It’s been a while since I have written anything on this blog because (a) I’ve got other stuff to do and (b) not much is happening in the world of elections right now. In the past two and a half month, the major election related news has been about the very early presidential race. Apparently President Ma is going to run for re-election. Shocker. It looks like Speaker Wang will remain Speaker Wang. The KMT’s “rule” that people on the party list can only serve two terms may not be written in stone. And Premier Wu is still rumored to be the most likely Vice Presidential candidate. None of this is much of a surprise. (Frozen Garlic’s mad genius suggestion: Ma should choose CEC Chair and former Chiayi City Mayor Chang Po-ya as his running mate. It will never happen, but it would be genius.)
On the DPP side, there also hasn’t been anything that significant. Annette Lu has announced her candidacy to a resounding yawn. The race is between Su and Tsai, something we have been aware of for over a year. Tsai is probably ahead now, but I think she damaged herself by overplaying her hand in the battle for the nominations process. The DPP will have its presidential nomination in late April. (Why the rush? The election isn’t for another 11 months. Of course, as the leader, Tsai wants this decision made as soon as possible before anything happens to change the race.) Tsai also got her way in the legislative nominations. She wanted the district nominations to be decided by telephone survey, with no party member voting component, and she wanted the party chair (herself!) to completely decide the party list. The latter, especially, is where I think she went a bit too far. Then, a couple of weeks ago, the DPP announced that it would forgo any nomination process in “difficult” districts, and the party would simply draft candidates for these districts. The problem is that their definition of “difficult” is so broad that it encompasses 40 of the 73 districts. In some of these, the DPP should probably be favored to win. This is ridiculous and simply a clear power grab. So much for the institutionalization of the rules of competition.
Unlike last year, we haven’t heard a whole lot about the by-elections. There is a good reason for this. Unlike last year, when the DPP was winning amazing victories on the KMT’s turf, this year’s contests are being fought on DPP turf and should be fairly easy victories for the DPP.
One of the races is in Tainan City. This is the KMT’s strongest district in all of Tainan. In the 2008 KMT wave, the DPP was barely able to win this race even with a strong candidate. In this election cycle, with things swinging toward the DPP and in a by-election (which seems to play to the DPP’s strengths), it shouldn’t be as close. Moreover, the DPP has a clear edge in candidates. The DPP candidate is the former mayor, Hsu Tain-tsair 許添財, while the KMT is running an incumbent party list legislator, Chen Shu-huey 陳淑慧. The KMT made a big deal about the fact that it’s preferred two candidates both declined to run in this race. Both were forced out of their minor cabinet positions, as party leaders (esp King Pu-tsung 金溥聰) grumbled that the soldiers the party had spent the last few years cultivating refused to fight when the party needed them. In their defense, it isn’t really Wang Yu-ting’s 王昱婷 district, and Kao Su-po’s 高思博 family (he is Eric Chu’s 朱立倫 brother-in-law) just finished a grueling campaign. I wouldn’t have run either if I were them. So instead, the KMT turned to Chen Shu-huey, who is currently on the party list and the wife of former legislator and mayoral candidate Lin Nan-sheng 林南生. She should be a competent candidate, though I doubt Lin still has as much support as he enjoyed at his apex about 15 years ago. On the other hand, this is the first time an incumbent party list legislator has run in a district by-election, and one can imagine that this makes for an awkward argument. Vote for me, though win or lose, I’ll stay in the legislature. Really, you need to vote for me so that the next person on the party list can win office. So the choice is between having one more representative from Tainan and one more representative from … Yunlin (where the next person on the party list is from, I think).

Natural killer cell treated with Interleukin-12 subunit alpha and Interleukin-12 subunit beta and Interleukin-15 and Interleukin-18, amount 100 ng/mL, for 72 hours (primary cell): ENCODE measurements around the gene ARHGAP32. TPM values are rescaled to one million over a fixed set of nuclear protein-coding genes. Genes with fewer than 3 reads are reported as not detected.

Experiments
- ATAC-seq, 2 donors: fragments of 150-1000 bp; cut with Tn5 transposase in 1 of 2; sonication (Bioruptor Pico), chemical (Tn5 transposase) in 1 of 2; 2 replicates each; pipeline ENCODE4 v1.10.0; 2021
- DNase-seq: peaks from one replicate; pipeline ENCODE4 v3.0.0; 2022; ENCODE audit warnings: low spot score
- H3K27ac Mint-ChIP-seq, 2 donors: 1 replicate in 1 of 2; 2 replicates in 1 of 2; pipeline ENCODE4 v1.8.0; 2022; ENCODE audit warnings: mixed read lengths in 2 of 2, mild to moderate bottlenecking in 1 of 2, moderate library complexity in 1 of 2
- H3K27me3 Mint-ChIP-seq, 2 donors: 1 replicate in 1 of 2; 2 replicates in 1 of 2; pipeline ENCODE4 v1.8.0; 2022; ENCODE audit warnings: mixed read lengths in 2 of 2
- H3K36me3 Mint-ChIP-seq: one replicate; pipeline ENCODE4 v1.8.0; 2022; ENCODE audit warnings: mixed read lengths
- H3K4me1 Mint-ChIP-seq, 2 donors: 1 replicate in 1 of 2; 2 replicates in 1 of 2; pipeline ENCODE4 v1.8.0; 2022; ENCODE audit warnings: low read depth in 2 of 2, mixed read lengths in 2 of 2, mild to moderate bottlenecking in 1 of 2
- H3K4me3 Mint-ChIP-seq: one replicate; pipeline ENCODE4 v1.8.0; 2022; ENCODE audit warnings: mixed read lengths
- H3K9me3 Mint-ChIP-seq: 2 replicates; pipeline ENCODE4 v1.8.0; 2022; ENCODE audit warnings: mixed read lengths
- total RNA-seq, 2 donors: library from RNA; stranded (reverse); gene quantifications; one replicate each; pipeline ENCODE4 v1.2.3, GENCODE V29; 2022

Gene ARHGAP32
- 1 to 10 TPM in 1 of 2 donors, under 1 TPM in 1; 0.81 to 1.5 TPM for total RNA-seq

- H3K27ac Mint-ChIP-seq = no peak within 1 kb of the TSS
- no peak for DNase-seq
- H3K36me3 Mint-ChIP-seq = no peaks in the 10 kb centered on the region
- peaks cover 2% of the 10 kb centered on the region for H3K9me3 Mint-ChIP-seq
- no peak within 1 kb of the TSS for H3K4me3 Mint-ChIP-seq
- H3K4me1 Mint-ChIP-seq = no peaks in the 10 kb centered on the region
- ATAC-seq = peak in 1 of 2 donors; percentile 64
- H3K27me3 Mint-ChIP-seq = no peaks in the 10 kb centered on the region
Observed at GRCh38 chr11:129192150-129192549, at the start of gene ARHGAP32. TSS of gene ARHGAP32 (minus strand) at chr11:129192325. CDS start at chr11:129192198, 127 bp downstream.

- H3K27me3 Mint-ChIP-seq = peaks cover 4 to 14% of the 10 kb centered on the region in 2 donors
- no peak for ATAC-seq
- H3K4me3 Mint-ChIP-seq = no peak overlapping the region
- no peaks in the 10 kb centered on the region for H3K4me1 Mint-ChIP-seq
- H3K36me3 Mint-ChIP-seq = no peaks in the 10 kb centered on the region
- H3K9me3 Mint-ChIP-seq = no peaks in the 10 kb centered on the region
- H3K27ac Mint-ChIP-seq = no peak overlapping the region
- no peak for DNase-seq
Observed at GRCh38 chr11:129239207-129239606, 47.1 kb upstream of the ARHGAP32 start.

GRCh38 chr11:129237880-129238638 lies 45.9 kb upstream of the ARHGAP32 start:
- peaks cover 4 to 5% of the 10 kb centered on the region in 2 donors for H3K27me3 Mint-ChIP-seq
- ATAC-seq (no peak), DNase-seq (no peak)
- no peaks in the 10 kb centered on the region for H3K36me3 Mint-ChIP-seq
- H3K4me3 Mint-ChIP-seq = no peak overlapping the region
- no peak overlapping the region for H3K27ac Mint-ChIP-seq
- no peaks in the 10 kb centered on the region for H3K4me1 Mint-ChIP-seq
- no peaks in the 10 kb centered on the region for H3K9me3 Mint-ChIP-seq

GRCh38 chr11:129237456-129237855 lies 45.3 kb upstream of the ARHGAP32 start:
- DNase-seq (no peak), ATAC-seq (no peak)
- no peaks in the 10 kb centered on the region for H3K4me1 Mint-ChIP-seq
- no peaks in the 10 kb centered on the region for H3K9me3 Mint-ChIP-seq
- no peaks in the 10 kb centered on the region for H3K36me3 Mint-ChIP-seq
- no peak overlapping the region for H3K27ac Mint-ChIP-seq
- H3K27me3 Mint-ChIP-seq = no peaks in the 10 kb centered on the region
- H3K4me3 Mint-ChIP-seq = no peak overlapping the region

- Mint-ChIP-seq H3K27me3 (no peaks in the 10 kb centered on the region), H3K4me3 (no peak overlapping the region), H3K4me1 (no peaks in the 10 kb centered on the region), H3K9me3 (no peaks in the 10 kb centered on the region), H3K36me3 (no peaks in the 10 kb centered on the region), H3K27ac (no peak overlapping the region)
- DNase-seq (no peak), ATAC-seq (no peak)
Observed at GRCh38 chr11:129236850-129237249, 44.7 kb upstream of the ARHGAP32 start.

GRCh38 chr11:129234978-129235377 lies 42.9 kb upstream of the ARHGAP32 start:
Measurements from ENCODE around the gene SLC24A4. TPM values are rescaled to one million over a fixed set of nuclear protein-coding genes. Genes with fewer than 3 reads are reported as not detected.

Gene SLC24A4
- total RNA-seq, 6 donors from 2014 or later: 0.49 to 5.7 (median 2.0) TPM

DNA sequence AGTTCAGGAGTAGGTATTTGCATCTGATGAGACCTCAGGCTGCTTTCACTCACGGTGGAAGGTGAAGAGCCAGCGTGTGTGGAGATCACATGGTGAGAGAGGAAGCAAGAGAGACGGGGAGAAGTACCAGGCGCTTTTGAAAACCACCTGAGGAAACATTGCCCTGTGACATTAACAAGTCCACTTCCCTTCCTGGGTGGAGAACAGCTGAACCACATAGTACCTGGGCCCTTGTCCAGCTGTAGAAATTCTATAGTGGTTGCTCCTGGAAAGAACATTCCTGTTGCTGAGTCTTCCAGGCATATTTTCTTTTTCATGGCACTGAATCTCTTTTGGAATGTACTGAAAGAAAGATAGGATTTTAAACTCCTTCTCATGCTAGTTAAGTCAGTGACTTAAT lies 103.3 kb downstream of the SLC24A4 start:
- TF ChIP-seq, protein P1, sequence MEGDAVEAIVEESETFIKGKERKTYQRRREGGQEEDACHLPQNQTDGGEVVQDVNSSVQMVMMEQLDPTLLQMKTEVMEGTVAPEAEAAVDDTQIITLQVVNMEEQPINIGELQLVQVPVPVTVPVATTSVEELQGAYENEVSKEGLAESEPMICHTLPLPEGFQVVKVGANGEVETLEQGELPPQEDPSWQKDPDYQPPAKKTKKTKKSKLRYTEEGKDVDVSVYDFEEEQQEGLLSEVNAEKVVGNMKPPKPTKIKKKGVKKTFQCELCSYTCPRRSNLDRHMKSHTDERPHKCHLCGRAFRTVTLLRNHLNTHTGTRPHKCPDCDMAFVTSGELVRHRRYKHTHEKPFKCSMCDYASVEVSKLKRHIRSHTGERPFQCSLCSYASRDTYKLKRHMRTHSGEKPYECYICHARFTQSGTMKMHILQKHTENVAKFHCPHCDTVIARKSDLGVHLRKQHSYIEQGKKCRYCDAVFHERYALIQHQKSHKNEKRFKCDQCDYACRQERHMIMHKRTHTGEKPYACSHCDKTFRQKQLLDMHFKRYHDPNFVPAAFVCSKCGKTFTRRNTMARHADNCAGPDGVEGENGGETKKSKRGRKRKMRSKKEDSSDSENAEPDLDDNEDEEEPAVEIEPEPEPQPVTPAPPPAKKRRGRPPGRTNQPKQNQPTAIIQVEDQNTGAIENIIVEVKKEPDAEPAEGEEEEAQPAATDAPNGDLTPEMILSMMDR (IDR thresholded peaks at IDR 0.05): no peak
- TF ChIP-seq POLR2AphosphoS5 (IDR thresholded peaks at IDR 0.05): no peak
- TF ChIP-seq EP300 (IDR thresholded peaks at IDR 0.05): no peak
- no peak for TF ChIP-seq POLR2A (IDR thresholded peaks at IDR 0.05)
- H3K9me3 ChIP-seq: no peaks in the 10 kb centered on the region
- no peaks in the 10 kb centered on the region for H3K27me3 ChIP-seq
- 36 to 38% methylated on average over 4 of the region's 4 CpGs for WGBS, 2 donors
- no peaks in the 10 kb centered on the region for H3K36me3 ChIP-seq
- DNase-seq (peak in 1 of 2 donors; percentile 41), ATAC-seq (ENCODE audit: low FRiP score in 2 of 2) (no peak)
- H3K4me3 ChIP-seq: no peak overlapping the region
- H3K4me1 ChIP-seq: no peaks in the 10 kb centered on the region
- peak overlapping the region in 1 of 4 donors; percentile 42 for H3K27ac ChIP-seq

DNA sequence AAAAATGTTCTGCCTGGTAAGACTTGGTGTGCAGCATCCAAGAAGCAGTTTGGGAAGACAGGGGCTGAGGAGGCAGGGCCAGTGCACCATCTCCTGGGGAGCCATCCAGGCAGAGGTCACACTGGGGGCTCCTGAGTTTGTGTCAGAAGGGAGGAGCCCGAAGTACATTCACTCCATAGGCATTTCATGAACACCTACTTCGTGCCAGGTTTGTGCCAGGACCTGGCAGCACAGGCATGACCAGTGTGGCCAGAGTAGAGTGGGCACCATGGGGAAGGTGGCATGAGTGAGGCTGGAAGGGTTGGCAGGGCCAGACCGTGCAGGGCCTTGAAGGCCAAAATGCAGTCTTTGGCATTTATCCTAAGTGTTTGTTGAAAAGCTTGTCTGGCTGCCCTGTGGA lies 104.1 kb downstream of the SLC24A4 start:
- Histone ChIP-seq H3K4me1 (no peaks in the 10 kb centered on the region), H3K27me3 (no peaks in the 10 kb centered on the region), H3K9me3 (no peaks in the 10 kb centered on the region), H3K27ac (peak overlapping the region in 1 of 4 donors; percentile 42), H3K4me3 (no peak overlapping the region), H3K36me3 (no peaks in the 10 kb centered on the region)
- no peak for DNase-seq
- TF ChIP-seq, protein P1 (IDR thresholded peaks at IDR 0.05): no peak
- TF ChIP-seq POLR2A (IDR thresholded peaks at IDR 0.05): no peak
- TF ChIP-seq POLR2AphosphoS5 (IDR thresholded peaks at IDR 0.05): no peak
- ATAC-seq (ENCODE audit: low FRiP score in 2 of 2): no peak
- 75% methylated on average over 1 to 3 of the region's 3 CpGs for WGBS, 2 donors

In Kaohsiung, the race is between the DPP’s Lin Tai-hua 林岱華, a former two-term legislator and Hsu Ching-huang 徐慶煌, the son of former DPP legislator Hsu Chih-ming 徐志明. The father was an old-time member of the Kaohsiung County Black Faction. The Black Faction was led by the Yu family, and it occupied a strange position between opposition politics and good old-fashioned money politics. I don’t know how closely the son hews to the father’s political style, but it wasn’t all that uncommon for Black Faction politicians to change sides. Anyway, Hsu has been nominated by the KMT. Apparently they think their best shot is with a politician who seems to have a foot in the other camp. In this district, it may well be. For what it’s worth, Hsu did win about 13000 votes as an independent in 2008. That’s not nothing, but I don’t think this election is about him. This district clearly leans to the green camp, and if they close ranks and vote along party lines, they should win easily. With a compelling candidate in Lin, I really don’t think this race should be close.